The Authority Record gives the creator’s name (in the Identity area), a brief history or biography (in the Description area), and lists related creators (in the Relationships area). The latter allows us to show relationships between creators, such as the different names of organizations responsible for records over time. The left sidebar lists of groups of records the creator made or received, as well as individual records the creator has published.
Some new terms and numbering
Long-time users of the Archives will be familiar with our old way of identifying private-sector records collections or fonds by Add MSS, or “Additional Manuscript” number. Add MSS has been shortened to AM.
The concept of “Reference code” is also new. In the example above, the item’s reference code is AM54-S4-3-: PAN N216. This reference code is made up of codes from higher levels of description (everything before the colon) and an item-level code (everything after the colon). The reference code is what you should now use for citation purposes and for ordering reproductions of items.
Rearrangement of City records
Preparing our data for migration gave us the chance to arrange the City records in a more logical way. Now there are now only five government fonds:
- The City of Vancouver fonds
- Vancouver Board of Parks and Recreation fonds
- The Vancouver Police Department fonds
- The Vancouver Public Library fonds
- The Vancouver School Board fonds
Our old City government records series numbers are still in use, but are now part of the Reference Code. As a result, the Reference Code for an item in one of the City fonds could look like this: COV-S632-: CVA 789-27. This code identifies a photograph in Series 632 of the City of Vancouver fonds. The creator is listed as the Vancouver (B.C.) Engineering Services.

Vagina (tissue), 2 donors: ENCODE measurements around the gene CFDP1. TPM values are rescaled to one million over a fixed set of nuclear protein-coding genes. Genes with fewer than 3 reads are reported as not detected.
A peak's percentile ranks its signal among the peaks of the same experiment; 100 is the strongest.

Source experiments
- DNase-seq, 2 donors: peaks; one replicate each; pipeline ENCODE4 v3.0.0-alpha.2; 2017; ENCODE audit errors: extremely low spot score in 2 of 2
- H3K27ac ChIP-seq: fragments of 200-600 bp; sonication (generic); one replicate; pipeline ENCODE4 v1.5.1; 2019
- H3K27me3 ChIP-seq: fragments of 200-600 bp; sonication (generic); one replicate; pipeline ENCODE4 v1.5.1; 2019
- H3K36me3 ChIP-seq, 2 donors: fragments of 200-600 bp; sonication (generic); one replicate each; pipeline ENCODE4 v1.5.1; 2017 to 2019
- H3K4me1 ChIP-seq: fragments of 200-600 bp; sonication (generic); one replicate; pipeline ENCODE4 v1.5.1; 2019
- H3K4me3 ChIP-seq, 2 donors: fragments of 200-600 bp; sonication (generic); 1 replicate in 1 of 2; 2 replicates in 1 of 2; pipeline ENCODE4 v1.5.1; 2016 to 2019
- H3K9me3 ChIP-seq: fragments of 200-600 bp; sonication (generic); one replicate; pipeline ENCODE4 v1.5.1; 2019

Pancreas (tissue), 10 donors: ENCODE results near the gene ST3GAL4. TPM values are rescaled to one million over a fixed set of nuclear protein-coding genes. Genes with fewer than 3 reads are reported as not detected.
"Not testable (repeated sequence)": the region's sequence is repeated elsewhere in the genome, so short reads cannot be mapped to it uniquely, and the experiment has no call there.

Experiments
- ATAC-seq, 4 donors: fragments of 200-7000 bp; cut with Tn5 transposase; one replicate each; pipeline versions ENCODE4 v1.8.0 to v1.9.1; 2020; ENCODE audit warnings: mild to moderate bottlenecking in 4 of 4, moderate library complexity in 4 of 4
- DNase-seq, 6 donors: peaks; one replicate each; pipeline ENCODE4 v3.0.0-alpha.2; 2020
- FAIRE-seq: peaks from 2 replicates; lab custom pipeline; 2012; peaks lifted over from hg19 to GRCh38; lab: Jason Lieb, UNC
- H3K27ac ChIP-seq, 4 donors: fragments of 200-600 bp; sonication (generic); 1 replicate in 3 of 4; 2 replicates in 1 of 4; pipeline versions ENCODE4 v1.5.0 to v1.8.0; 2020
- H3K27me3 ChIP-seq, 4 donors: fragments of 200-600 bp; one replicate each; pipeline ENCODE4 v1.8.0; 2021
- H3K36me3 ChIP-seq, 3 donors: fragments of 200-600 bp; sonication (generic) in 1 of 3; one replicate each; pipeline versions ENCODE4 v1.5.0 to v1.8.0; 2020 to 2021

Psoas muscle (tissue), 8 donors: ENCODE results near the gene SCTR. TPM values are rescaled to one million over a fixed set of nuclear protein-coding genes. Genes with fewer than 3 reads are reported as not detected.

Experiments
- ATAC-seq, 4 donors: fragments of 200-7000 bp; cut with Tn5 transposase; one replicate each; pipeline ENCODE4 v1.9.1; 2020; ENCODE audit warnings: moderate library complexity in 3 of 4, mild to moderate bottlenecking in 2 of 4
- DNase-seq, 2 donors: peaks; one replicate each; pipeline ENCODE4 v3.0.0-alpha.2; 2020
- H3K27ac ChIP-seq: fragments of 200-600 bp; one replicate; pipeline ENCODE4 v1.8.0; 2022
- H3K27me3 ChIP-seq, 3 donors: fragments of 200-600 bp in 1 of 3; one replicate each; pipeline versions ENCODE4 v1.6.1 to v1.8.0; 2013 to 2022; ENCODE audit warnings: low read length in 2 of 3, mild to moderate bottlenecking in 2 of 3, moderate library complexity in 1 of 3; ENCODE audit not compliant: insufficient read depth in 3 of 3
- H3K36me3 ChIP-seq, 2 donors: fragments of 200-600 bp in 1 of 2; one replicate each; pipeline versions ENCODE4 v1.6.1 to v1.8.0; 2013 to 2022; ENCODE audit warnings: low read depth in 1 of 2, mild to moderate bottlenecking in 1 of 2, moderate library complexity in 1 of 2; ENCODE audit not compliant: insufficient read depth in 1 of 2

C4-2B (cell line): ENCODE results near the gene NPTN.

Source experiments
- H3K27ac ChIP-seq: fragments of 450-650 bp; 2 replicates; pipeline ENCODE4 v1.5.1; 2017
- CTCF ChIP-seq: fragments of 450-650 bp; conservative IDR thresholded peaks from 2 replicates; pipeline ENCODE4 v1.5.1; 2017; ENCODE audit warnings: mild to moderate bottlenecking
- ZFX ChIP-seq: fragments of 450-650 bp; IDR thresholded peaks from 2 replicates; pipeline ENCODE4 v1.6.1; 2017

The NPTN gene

Larger digital objects, with better browsing
The new system offers higher-resolution digital objects. For photographs and other graphic material, click on the image in the Full Description to produce a high-resolution jpg. Click on the image again to produce a jpg with the same resolution as the original digital object. If the item you found is a moving image, click on the Download Movie link below the streaming version in a Full Description to view the video in the mp4 format in the same resolution as the original.
If a higher level of description, such as series or fonds, contains digital objects, thumbnails will appear in the Cover Flow viewer in the left sidebar of a Full Description. In the example below, the images in AM54’s Incoming correspondence photographs subseries appear and can be browsed using the cover flow viewer’s slider. The “See all” link below the viewer loads all the related images, but note that if there are thousands of images in the set, your browser may time out.
Council Minutes index
Although we were able to combine data from many of our existing systems into this new one, the data in our Council Minutes Index could not be imported. You can download it here as an Excel spreadsheet file (19 MB). The .xls file is also available on the kiosk computers in our Reading Room.
We are one of many organizations contributing to the development of the ICA-AtoM software; others include Library and Archives Canada, the World Bank, Archives de France, the Canadian Council of Archives, the United Arab Emirates, and UNESCO. The approach taken by lead developer Artefactual Systems is that of a rapid development cycle. Changes happen quickly, with new releases every year.
The developers are working now on many enhancements, including:
- faster search times
- improvements to the look and feel of searching and results
We hope you find much to like in our new system, and we look forward to your feedback.